The example in ExamplePlayer bypasses the whole issue of durations by mapping the display of the poster frame to the "play" operation.  In general, this is a useful pattern to use to include isolated chunks of logic that should be executed immediately (BeaconElement uses the same pattern).  I agree that it's more complicated than the direct use of a DurationElement, but it's much less fragile since it doesn't depend on timing in any way.

          • 2. Re: Why does DurationElement block non-overridden traits?
            John Norstad Level 1

            Thanks very much. This makes sense. I'll use the ExamplePlayer technique.

            • 3. Re: Why does DurationElement block non-overridden traits?
              buntingj

              I just tried out the poster frame example technique in ExamplePlayer.as, and although I see the mediaPlayer instance play, and then stop, I do not see my player display a poster frame. Code is as follows:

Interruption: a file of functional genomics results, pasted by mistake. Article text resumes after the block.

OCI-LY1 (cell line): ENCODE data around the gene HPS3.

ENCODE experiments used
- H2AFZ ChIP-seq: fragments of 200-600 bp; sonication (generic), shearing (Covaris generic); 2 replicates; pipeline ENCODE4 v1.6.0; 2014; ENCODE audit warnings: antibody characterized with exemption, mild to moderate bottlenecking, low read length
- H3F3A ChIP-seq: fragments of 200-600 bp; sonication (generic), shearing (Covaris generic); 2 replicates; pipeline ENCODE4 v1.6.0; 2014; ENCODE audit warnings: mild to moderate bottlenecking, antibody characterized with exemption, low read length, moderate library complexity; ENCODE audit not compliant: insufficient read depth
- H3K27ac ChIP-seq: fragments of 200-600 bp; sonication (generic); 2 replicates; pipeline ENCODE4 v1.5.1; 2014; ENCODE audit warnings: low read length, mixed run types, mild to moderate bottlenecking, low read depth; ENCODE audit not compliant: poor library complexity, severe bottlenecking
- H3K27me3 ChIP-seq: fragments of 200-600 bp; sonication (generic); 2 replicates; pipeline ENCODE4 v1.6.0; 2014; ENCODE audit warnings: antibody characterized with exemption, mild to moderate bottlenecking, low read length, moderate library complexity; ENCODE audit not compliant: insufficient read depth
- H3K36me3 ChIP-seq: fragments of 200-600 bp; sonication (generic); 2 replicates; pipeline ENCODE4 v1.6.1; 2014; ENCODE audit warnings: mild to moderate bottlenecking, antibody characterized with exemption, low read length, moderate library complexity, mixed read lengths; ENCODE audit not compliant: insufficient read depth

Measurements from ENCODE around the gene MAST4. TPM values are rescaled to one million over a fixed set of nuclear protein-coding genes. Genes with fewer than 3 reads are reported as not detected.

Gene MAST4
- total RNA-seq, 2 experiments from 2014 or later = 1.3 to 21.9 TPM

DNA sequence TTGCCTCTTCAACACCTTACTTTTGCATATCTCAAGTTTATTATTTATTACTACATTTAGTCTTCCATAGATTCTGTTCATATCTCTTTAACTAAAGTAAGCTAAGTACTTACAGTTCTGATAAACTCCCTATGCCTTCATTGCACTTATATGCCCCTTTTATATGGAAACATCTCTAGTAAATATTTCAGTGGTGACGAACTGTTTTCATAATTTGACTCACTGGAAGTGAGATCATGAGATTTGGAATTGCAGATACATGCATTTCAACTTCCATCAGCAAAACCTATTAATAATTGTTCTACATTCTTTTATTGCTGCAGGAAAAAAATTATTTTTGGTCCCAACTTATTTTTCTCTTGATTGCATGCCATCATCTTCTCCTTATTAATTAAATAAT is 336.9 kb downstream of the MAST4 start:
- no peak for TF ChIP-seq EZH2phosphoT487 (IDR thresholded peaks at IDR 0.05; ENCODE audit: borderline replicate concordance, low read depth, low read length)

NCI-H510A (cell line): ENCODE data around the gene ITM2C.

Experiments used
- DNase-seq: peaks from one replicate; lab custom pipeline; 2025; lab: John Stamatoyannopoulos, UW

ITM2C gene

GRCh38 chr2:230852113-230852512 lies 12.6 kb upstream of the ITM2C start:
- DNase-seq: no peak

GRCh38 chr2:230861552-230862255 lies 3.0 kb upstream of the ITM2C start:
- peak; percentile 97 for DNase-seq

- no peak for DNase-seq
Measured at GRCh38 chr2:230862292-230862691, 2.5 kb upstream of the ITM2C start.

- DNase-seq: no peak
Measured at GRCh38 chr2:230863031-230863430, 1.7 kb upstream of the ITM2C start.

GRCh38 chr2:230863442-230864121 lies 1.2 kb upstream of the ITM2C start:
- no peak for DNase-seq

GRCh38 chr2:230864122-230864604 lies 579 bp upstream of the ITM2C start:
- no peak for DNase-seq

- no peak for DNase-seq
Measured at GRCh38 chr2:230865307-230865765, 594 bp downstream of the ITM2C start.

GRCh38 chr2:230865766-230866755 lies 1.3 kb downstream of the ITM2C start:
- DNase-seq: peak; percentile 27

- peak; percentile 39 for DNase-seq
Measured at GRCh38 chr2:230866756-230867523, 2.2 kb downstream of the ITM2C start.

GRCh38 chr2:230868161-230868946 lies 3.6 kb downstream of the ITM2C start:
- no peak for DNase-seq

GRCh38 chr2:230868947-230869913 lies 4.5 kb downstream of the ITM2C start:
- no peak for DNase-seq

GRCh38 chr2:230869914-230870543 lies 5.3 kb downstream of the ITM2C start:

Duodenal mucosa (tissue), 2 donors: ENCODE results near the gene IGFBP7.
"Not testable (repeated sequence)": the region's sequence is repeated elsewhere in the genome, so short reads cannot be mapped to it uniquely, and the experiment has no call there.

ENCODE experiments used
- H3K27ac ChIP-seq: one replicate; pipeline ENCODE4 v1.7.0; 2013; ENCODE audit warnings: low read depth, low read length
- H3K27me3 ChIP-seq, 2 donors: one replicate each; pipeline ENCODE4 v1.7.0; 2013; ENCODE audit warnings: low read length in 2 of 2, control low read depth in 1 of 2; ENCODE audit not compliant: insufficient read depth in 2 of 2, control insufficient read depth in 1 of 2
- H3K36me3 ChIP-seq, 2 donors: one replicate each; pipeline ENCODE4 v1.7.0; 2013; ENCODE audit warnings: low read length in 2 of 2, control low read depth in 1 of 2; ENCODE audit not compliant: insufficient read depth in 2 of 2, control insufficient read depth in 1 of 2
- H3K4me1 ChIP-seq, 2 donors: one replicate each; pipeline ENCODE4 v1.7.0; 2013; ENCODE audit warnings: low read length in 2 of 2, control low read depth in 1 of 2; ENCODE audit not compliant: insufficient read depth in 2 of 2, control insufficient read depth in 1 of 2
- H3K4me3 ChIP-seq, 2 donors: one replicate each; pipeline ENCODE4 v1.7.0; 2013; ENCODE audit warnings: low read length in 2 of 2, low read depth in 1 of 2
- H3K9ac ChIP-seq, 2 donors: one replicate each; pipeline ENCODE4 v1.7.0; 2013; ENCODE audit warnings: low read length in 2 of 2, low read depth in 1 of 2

_player = new MediaPlayerSprite();

              _serial = new SerialElement();

               

               

              _player.mediaPlayer.addEventListener(PlayEvent.PLAY_STATE_CHANGE, handleMediaStateChange)

               

              _player.mediaPlayer.autoPlay = true;

               

              _serial.addChild( new PosterFrameElement(new URLResource(_imageUrl)));

              _serial.addChild(new VideoElement(new URLResource(_videoUrl)));

               

               

              _player.media = _serial;

               

              If I set the PosterFrameElement to a DurationElement, and set the duration prop for something, the image appears correctly. I'm using the 1.5 Release version of the OSMF .swc file.

               

              Now I have noticed that inside PosterFramePlayTrait.as, there is a super() call to MediaTraitBase, which takes 1 string argument in it's constructor, but the super passes nothing. I'm assuming here that if the call to the super class' constructor is missing an argument, the trait won't fire the constructor correctly, as there is no fallback in MediaTraitBase.as.

               

              Any ideas here?